Dabur flags GST risks even as demonetisation still stings

Dabur Flags GST Risk

Dabur India Ltd’s results suggest it will take at least a few more quarters in fiscal year 2018 (FY18) before it is business as usual. That is a tough message for investors in a sector that trades at premium valuations.

Post-demonetisation, sales have improved but not entirely. The unorganized part of the packaged consumers goods distribution channel faces problems. Rural markets offer hope but only if the monsoon is normal. The new elephant in the room is the goods and services tax (GST) roll-out—the management says large distributors are ready but wholesale and retail channels are living in denial.

Dabur’s domestic sales volumes rose by 2.4% in the March quarter, recovering from the December quarter’s decline post-demonetisation. However, growth is not back to pre-demonetisation levels

The wholesale channel continues to see low offtake, especially in urban markets. Prohibition of cash transactions over Rs2 lakh and high levels of scrutiny are affecting business. Semi-urban areas are seeing a better pickup. Dabur is affected more, as a large part of its sales are from the north, where the wholesale channel plays a bigger role.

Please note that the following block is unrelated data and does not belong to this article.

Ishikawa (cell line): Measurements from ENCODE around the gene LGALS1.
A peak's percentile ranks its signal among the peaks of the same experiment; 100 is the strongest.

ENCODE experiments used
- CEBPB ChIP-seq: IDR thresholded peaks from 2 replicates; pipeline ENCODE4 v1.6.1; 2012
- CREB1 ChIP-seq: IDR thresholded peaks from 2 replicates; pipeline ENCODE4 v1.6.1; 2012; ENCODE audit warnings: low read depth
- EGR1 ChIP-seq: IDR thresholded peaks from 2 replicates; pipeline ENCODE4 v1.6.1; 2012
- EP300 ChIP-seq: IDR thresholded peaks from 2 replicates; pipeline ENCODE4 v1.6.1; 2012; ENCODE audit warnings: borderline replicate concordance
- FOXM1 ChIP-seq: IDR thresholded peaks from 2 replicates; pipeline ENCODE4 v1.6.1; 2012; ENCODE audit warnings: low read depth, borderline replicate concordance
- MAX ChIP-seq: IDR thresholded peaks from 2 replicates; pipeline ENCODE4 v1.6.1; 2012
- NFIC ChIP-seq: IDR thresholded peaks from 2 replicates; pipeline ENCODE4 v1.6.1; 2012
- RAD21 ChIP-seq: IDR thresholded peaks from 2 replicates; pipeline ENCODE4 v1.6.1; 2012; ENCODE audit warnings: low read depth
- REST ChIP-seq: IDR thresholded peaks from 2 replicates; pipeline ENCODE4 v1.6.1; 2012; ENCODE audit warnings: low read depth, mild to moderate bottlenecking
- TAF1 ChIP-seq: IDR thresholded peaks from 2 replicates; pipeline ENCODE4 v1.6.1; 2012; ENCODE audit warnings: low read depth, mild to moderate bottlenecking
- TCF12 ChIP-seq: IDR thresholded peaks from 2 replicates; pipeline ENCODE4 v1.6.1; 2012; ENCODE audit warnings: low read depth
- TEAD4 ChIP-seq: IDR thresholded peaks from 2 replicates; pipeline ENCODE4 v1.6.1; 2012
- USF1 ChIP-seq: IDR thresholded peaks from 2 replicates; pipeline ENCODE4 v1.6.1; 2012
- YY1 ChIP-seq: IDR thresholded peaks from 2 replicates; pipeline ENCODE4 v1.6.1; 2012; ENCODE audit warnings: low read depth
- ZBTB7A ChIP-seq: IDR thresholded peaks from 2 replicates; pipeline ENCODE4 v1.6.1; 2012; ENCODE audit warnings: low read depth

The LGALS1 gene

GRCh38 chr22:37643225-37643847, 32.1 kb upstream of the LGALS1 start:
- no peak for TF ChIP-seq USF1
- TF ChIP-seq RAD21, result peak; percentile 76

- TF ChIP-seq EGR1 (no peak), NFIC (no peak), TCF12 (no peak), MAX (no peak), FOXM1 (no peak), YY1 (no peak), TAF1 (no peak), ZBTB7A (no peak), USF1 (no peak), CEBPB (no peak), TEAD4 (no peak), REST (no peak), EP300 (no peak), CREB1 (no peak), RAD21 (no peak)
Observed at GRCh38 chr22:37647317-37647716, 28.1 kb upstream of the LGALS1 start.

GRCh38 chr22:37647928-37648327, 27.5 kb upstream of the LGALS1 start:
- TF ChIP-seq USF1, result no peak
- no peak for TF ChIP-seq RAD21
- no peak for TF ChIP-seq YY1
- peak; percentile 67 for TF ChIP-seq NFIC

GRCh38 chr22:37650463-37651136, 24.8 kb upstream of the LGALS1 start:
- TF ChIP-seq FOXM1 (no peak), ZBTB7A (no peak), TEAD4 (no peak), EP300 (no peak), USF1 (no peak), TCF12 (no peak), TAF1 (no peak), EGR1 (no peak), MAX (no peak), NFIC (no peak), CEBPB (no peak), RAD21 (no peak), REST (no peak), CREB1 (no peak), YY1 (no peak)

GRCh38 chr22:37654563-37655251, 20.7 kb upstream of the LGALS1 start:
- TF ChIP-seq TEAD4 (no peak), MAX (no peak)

Volume growth improved but the company’s domestic value sales rose by only 0.7%. Its oral care business did well, but sales in haircare and home care—which together contribute 29% of sales—declined. Health supplements grew by 5%. In haircare, Dabur plans to relaunch the Vatika brand with a stronger Ayurvedic positioning. Foods did well, with 10% growth. Investors will like this. The management said the high perceived risk from Patanjali Ayurved Ltd’s aggressive entry appears to have abated.

At the consolidated level, sales declined by 4.7% as its international business’ contribution was affected both by an adverse macroeconomic environment in some countries and adverse exchange rate movement.

Profitability, however, improved as the company cut back on overheads such as salaries, other expenses and advertising costs (promotional spending was higher). Its Ebitda (earnings before interest, tax, depreciation and amortization) margin rose by 1.2 percentage points over a year ago. Net profit growth was flat, as material costs did not decline as much as sales did. This is despite hiking prices to pass on higher costs. Dabur expects margins to remain stable, and foresees advertising spending and overheads to increase in FY18.

The company gave a sales outlook range of 5-10% in the domestic market for FY18, compared to flat growth in FY17. Clarity will emerge after the September quarter, when the impact of GST will be clear. A neutral impact and a good monsoon should set the stage for higher growth but an adverse development on either front is a risk.

The Dabur stock trades at 40 times its historical price-to-earnings ratio and has risen by 8% since end-February. A high valuation, its March quarter numbers and the risks ahead in the next few quarters call for caution.